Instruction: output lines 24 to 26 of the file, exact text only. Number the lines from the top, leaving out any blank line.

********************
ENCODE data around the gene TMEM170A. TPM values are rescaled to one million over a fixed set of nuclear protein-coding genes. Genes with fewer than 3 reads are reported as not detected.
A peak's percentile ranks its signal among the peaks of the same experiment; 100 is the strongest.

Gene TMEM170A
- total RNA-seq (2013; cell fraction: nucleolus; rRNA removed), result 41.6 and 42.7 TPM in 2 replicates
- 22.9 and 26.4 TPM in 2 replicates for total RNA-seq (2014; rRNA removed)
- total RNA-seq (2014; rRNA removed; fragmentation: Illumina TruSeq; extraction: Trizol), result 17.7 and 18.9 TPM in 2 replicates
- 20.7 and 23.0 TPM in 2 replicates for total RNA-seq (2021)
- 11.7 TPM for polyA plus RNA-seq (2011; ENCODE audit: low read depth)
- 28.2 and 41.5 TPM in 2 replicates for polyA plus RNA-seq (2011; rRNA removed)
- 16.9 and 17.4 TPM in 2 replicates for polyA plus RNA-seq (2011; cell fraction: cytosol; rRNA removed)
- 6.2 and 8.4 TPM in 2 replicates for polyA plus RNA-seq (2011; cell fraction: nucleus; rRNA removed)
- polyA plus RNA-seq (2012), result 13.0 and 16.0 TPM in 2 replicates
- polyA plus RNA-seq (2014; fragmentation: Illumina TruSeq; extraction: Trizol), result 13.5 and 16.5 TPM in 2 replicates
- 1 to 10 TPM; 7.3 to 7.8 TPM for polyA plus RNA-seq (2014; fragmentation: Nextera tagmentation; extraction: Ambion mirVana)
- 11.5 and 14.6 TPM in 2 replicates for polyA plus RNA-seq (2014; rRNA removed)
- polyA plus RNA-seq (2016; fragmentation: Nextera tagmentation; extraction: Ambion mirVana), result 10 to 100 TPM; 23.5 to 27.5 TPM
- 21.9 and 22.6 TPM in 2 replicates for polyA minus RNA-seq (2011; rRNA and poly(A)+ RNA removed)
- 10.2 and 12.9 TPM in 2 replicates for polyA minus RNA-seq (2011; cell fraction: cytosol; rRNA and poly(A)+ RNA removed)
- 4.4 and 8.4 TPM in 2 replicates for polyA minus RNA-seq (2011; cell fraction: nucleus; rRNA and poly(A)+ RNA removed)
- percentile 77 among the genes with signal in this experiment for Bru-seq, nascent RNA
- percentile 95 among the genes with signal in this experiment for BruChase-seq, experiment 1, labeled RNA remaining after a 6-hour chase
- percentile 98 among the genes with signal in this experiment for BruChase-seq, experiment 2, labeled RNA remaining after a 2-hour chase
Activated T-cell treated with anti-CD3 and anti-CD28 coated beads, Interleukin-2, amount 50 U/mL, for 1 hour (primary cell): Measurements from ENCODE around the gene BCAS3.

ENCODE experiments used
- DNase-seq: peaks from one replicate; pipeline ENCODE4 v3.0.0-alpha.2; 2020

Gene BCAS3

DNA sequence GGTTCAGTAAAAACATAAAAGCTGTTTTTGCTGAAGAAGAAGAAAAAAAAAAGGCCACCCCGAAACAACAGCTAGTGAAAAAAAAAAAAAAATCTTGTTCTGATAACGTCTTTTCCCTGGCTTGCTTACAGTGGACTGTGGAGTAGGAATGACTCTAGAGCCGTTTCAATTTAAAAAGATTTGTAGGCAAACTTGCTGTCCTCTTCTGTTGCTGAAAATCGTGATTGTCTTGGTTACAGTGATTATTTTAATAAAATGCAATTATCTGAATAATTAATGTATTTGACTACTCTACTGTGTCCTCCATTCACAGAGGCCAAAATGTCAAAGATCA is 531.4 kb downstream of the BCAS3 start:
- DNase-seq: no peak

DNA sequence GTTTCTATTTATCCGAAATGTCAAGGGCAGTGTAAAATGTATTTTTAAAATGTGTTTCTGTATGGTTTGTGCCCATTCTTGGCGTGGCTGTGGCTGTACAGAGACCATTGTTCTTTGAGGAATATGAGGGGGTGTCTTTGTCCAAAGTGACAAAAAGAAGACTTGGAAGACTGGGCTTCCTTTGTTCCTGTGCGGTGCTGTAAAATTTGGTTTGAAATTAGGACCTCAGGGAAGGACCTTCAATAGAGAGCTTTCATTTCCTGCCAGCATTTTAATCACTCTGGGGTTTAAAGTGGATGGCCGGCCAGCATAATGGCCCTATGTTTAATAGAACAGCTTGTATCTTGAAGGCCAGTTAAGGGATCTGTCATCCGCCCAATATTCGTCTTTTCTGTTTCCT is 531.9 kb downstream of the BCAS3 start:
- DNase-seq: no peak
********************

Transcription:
ENCODE experiments used
- DNase-seq: peaks from one replicate; pipeline ENCODE4 v3.0.0-alpha.2; 2020

Gene BCAS3